Brian: Any specific memories about working with low budget genre icons Lilith Stabs and Jeff Dylan Graham on Malefic?
Lucien: The first night of our stay at the cabin, Jeff and I were supposed to share a room, a room with bunk beds. We had both left our stuff on the beds. I saw underwear and freaked out thinking mine had fallen from my bag and went to grab them. Then, I realized that those were not mine, but Jeff’s and barely caught myself before making contact. We had similar taste in under gear apparently. Strange.
Also, the window in that room was closed, yet the drapes kept “blowing” open. I have no belief in the supernatural, but I slept on the couch that night.
Lilith, I remember was our fashion girl. I looked at her in envy of the determination she had to always create the perfect outfit for each scene. She has an eye for fashion.
Brian: How did you bring about the tormented characteristics of Dissecto in Torment while being virtually costumed beyond recognition?
Lucien: I actually researched the acts of many serial killers before shooting and even practiced the steps leading up to a murder using neighbors as faux victims. Stalked people through there daily routines until I figured out the perfect time to do the deed, and then backed down. It was a rush. Got the ol’ adrenaline pumping! – No. I lied. I just projected my hate through my eyes, out of that mask, and asked myself, “What Would Travolta Do?”
Brian: What was your favorite moment of working with co-star Suzi Lorraine (who puts up quite a struggle) in Torment?
Lucien: Suzi was a total doll and I loved being a part of “Torment” with her! The standout moment of shooting with her though was when the spit hood was removed from her head and she was supposed to spit in Dissecto’s face. I was being a trooper and figure we should just go for it. I ain’t afraid of no spit. Somehow, though, little miss spitfire got me right in the eye! The probability of having that kind of aim is ridiculously low, but she nailed it! Got a good laugh out of that though. I’d love to relive the filming of “Torment”! There was a good group of people involved with that movie.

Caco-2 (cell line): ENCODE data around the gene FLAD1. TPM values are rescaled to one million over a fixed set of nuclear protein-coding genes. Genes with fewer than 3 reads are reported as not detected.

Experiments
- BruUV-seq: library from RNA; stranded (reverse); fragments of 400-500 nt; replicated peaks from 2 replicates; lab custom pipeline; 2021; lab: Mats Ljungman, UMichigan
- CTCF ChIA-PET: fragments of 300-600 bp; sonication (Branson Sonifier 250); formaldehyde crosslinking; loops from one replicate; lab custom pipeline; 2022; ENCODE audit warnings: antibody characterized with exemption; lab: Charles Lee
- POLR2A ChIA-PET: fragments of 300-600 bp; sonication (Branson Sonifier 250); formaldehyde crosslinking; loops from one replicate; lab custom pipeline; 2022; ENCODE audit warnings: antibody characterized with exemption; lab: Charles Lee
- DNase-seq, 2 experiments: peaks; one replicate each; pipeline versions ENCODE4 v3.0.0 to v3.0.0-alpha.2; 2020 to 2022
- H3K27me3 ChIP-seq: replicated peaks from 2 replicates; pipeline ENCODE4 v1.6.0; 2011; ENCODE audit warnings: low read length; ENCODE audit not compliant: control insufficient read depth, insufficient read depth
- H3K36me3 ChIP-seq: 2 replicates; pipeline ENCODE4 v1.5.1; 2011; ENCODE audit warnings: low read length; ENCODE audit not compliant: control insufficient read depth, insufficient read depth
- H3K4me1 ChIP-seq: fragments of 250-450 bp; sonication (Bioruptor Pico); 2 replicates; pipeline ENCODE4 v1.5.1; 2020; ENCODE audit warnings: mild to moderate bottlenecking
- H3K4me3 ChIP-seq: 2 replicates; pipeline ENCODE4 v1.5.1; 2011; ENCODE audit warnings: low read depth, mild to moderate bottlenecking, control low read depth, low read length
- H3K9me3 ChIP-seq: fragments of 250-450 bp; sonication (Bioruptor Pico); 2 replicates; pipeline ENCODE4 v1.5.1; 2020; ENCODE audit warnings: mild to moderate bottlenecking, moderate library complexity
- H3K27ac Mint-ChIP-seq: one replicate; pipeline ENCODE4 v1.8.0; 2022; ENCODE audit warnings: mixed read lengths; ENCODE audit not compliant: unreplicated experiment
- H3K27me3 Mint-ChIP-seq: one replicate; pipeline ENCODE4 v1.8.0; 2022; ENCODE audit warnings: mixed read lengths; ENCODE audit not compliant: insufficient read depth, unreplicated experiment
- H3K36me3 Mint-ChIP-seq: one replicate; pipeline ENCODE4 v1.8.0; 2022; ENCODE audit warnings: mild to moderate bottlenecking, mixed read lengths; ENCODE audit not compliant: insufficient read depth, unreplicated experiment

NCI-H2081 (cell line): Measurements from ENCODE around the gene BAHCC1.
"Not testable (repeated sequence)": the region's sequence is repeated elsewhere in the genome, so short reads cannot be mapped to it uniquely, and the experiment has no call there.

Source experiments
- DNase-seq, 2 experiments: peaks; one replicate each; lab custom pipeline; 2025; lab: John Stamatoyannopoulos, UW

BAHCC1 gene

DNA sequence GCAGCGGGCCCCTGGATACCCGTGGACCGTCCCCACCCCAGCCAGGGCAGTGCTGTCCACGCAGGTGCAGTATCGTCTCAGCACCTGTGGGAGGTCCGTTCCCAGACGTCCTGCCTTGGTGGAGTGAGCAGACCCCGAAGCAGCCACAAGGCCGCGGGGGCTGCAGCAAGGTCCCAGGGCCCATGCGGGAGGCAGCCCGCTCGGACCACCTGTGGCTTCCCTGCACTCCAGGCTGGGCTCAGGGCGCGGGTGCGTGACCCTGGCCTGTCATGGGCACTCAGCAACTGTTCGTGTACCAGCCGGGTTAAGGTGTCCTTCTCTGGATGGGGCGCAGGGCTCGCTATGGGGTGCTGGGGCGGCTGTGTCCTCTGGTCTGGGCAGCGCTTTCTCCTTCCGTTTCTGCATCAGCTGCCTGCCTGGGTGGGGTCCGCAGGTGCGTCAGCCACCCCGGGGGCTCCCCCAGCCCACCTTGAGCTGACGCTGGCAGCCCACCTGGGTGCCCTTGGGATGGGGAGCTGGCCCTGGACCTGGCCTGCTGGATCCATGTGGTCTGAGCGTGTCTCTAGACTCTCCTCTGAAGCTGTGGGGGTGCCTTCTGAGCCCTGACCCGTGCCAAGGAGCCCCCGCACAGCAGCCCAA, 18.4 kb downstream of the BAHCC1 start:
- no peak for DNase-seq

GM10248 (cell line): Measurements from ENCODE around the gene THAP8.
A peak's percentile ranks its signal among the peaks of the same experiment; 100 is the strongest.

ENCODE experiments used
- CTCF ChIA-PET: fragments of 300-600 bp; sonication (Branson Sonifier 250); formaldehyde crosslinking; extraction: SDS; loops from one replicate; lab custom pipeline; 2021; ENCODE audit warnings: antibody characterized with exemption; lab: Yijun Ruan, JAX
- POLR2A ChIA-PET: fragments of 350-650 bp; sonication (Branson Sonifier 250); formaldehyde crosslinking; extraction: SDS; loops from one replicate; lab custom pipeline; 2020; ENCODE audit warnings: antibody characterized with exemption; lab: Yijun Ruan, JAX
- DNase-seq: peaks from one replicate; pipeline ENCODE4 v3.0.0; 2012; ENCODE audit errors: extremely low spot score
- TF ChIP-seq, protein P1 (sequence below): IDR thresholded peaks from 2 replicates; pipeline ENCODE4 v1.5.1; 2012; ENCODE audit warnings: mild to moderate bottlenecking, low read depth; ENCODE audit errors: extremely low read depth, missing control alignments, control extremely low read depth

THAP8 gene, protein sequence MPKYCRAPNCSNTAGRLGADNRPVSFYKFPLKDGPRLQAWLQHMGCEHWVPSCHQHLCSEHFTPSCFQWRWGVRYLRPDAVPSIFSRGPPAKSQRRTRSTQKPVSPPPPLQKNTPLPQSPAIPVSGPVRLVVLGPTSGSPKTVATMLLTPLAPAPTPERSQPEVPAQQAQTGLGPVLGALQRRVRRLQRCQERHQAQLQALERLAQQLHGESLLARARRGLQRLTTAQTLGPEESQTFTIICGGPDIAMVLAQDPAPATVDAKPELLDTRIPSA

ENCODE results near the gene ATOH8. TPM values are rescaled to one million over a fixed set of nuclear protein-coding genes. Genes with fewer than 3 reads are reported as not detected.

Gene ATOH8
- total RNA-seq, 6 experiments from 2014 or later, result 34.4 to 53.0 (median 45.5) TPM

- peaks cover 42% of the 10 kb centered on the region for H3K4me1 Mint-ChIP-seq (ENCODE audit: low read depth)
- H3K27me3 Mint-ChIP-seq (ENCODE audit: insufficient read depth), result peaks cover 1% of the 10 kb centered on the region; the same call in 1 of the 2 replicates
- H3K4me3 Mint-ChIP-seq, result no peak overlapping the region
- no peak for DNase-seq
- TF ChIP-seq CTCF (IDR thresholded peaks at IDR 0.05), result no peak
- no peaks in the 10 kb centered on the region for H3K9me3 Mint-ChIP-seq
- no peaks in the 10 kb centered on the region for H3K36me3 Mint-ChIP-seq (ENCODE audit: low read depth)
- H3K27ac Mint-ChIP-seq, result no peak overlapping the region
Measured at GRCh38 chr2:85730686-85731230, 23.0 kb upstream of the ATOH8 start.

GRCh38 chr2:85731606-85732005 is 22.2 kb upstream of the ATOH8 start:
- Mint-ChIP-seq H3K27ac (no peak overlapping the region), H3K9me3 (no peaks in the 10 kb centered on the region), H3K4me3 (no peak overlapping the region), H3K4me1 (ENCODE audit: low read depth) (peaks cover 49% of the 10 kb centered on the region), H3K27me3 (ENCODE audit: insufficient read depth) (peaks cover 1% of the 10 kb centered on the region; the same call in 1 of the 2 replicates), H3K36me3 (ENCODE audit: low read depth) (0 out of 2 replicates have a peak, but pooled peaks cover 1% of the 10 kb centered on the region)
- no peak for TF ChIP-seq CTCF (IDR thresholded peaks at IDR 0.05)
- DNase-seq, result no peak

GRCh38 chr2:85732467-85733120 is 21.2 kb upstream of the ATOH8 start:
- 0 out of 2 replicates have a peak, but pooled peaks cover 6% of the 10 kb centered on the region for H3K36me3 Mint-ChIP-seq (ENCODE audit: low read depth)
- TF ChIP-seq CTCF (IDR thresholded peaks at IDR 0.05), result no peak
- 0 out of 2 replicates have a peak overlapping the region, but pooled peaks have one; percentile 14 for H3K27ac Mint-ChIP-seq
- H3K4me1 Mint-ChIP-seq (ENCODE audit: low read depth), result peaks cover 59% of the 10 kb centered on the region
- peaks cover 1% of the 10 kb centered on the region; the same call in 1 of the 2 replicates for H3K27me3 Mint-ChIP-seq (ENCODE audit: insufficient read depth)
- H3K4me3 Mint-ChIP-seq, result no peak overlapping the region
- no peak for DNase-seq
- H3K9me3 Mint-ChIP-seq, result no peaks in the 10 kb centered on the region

Brian: All of Steve Sessions’ films seem to have a lingering, dreamlike quality. Where do you go to when you dream?
Lucien: I don’t ever remember my dreams. Sadly, I rarely sleep. I’m sure there are some crazy dreams happening through the night, but I’ll never know what they are. Day dreams though consist of me being an artist, musician, actor, and director and having festivals to applaud myself and my work, walking down long red carpets, and having the means to get what I need to fulfill my creative desires. It will never happen though if I keep daydreaming, so I shall try to not dwell on it too often.
Brian: Lastly – any words of advice (IE: Don’t look in the mirror if you’re afraid of turning into a psychotic clown at the end of the film) and/or future projects that you’d like us to know about? And thanks – this has been better than a hand crafted balloon monster!
Lucien: Advice: Have fun. If you can’t have fun doing what you are doing, then do something else. Don’t let people tell you what to do. Hold strong to your vision and create it out of whatever you have to work with. It’s better to have something flawed and complete, than to have nothing at all.
I just finished a short scene for Ruben Rox’s
Birthday Bash, have another Steve Sessions film, At the House of Madness, being released from Brain Damage films very soon, and have begun work on my next directorial experiment, tentatively entitled The Gore-geous Divine which will hopefully be a trippy gore filled psychological journey.